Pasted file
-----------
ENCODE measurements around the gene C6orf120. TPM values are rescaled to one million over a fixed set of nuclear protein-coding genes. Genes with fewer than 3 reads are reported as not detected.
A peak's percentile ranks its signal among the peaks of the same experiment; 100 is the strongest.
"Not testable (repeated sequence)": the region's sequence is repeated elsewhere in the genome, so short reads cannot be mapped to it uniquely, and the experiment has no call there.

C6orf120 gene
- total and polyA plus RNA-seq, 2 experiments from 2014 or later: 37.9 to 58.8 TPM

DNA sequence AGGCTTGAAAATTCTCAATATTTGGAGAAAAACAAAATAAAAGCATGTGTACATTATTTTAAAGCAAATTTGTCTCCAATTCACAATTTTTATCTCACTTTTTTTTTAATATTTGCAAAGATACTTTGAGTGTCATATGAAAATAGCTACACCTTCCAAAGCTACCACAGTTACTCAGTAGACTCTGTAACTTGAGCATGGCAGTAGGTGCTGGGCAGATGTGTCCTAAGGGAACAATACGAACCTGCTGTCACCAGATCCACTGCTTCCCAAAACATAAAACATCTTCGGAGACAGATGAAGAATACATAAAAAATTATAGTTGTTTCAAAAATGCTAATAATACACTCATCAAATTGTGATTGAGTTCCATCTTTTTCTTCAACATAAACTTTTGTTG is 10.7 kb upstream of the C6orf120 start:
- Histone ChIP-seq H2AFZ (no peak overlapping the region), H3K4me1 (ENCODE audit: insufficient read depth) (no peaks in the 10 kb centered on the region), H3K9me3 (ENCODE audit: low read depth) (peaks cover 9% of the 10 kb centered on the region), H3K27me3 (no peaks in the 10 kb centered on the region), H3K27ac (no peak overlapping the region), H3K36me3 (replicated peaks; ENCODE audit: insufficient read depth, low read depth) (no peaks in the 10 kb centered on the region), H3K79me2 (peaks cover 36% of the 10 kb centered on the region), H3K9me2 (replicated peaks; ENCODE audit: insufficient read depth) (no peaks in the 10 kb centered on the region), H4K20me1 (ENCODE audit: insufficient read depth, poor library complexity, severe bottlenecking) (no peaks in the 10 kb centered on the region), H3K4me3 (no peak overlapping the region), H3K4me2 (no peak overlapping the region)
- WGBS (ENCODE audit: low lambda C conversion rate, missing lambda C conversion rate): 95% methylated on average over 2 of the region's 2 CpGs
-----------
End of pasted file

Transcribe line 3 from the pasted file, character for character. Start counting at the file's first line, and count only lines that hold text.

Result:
"Not testable (repeated sequence)": the region's sequence is repeated elsewhere in the genome, so short reads cannot be mapped to it uniquely, and the experiment has no call there.